This episode was very entertaining because it kept viewers guessing. It also played a bit of a creative trick when it seemed to dish up the three brothers as the logical killers. It never crossed my mind that the defense attorneys would have done it I guess maybe even defense attorneys get fed up with the scummy clients they defend. The lawyers took the law into their own hands. It’s also in stark contrast to the episode of Law & Order (“Rumble”) that aired directly opposite this episode of CSI NY, where a brother of a man killed in a street fight took the law into his and his friends own hands and caused a near riot where people were beaten and killed. The episode of Law & Order had a grittier, heavy-handed message – a person can’t dish out their own form of justice, and they go after the killers with the heaviest hand of the law. In this episode of CSI NY, though, it almost seemed like they wanted you to feel that the lawyers had good reason to do what they did, almost rationalizing it. After all, when Flack asks Mac “What if it were your sister?" Mac pauses and responds "I'd kill them.” I would have preferred a heavier hand with the attorneys in having them to pay for their crime.

I think they want the viewers to have a sense of discomfort about Adam’s job security, but I don’t see it as an issue, seeing that they seemed to recently give AJ Buckley billing in the main show credits. Still, a dose of reality is sometimes needed in the CSI universe, which sometimes doesn’t seem to mirror what happens in a real life forensics operation. Budgets can be an issue. But rest assured, I think Adam still will be the go-to guy when it comes to doing all the time consuming tedious work, and I think that every show needs to have someone on which one can dump all the dirty work no one else wants to do.

It was also nice to see the group make sacrifices to temporarily plug the budget hole and keep Adam, but how much time really could they buy? A few weeks vacation really would only buy a few weeks. That may be all the show needs to resolve the story arc.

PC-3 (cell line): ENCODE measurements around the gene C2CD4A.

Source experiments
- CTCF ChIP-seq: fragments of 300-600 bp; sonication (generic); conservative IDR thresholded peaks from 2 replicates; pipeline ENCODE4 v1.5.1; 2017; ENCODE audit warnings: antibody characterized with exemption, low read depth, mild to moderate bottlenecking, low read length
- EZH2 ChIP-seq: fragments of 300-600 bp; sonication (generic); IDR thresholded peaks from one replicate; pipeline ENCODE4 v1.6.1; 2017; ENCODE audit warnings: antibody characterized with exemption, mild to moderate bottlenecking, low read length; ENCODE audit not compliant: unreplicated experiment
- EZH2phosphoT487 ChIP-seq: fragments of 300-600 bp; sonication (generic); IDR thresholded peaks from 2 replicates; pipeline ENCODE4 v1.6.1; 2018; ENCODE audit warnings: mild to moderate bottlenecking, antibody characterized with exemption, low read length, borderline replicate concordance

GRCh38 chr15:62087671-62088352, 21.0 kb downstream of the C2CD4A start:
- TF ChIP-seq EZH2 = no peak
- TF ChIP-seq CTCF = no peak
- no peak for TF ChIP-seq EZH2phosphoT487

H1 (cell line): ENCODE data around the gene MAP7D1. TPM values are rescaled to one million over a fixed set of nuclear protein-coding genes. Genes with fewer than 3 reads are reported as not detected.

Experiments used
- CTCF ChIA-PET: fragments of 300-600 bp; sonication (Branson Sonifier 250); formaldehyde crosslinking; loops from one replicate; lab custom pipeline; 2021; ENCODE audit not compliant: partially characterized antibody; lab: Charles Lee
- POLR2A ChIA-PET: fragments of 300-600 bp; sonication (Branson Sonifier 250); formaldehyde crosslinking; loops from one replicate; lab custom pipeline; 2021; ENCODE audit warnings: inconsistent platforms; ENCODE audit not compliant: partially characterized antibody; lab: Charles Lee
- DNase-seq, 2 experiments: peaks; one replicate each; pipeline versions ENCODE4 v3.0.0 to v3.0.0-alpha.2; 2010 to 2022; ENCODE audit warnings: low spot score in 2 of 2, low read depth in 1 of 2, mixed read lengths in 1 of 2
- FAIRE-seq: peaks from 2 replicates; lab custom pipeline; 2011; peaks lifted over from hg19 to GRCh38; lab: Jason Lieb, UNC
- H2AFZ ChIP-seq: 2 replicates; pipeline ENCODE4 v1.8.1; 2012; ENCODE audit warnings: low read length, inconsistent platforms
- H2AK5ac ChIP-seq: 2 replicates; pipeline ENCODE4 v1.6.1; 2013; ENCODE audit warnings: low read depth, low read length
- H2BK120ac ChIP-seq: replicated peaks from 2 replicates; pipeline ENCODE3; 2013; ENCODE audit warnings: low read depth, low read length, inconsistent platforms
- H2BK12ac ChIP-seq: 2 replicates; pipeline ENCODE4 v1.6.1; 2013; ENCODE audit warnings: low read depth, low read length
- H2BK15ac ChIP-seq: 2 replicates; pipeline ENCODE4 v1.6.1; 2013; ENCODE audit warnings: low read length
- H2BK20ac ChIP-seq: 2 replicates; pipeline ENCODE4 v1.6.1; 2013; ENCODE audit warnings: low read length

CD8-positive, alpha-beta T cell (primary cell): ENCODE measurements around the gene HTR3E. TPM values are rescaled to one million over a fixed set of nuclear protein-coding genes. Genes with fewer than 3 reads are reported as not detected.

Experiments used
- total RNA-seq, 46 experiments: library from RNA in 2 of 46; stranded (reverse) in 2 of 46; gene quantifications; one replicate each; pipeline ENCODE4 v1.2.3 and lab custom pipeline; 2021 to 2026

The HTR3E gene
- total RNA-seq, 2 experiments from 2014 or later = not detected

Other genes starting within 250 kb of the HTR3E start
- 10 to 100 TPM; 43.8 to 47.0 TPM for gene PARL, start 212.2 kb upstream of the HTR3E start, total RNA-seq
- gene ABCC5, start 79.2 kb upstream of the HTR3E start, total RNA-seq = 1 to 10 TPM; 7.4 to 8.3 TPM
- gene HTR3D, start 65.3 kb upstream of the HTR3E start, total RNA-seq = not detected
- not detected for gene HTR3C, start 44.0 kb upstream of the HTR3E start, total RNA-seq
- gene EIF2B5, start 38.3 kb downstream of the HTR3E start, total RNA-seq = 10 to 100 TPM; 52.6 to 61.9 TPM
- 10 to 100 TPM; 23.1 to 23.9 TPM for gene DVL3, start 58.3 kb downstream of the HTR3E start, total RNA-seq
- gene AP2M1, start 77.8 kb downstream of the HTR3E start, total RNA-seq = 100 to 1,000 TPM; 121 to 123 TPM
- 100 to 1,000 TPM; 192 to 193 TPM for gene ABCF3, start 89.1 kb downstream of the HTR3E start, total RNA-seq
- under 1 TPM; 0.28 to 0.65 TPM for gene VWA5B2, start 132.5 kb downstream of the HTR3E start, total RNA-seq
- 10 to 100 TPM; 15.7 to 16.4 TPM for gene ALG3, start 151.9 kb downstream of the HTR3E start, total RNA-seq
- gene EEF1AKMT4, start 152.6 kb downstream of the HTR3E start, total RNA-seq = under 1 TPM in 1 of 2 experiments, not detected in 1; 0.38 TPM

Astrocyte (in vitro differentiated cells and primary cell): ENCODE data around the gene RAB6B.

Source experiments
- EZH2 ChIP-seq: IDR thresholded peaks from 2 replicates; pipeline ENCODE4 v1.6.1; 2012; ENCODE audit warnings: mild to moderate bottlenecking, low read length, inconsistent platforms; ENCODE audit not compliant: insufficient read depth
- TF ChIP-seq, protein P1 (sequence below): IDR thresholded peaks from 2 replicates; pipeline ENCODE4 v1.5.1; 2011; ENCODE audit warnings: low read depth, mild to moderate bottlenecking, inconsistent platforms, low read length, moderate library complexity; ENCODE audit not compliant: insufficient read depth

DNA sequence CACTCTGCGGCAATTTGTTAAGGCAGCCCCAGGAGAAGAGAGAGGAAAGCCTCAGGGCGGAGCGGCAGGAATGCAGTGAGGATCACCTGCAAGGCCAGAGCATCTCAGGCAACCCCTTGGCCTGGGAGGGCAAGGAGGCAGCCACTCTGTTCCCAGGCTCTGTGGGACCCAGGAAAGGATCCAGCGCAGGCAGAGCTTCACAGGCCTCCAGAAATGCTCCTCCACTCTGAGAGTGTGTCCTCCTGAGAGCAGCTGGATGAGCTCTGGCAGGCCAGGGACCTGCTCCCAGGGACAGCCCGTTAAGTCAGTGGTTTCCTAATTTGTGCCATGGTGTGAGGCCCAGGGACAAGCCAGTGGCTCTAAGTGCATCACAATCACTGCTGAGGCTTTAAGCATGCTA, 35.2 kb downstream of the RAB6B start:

What makes the episode really work is that we get a good mix of the detectives working together and interacting as a cohesive team. It seems that the personal drama of the previous season has been lifted a bit, and I think the show was dragged down because of it. So far, the show has dealt with personal issues with a lighter hand, and I think it makes the stories tighter and a lot more interesting.

So as far as this episode “Enough”, I think I would really like to have “more!”

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Tuesday, November 4, 2008

CSI Miami “Wrecking Crew” A Total Wreck

This episode actually had possibilities. It had as strong opening. But then it seems to have wrecked itself under the weight of a completely ridiculous story.

In the opening of the episode, Calleigh (Emily Procter) and Eric (Adam Rodriguez) are talking to William Campbell (Tim DeKay) in a high-rise apartment filled with expansive windows. He’s going to testify against the local mob boss, Joey Salucci (James Russo) in a murder trial. It seems they have him in a safe house. Now think about it, how safe would you think you’d be in a high-rise apartment with such expansive windows that it would be easy for anyone to see your every move from another building?

There are other reasons why this place isn’t so safe. While Campbell is going over his testimony for the grand jury, a huge construction crane smashes into the building, throwing the three of them into the wreckage. Calleigh is thrown away from the crumbling edge, Eric is pinned against a wall, but Campbell is hanging over the edge. Calleigh tries to save him, but he falls to his death. And then…without Horatio Caine (David Caruso) present, we hear the traditional opening “scream.” I thought the scream only worked for David Caruso, but I thought maybe the fact that Calleigh got the scream, after her silent gaze down at Campbell’s body, that may, just maybe, this episode had a chance at being good.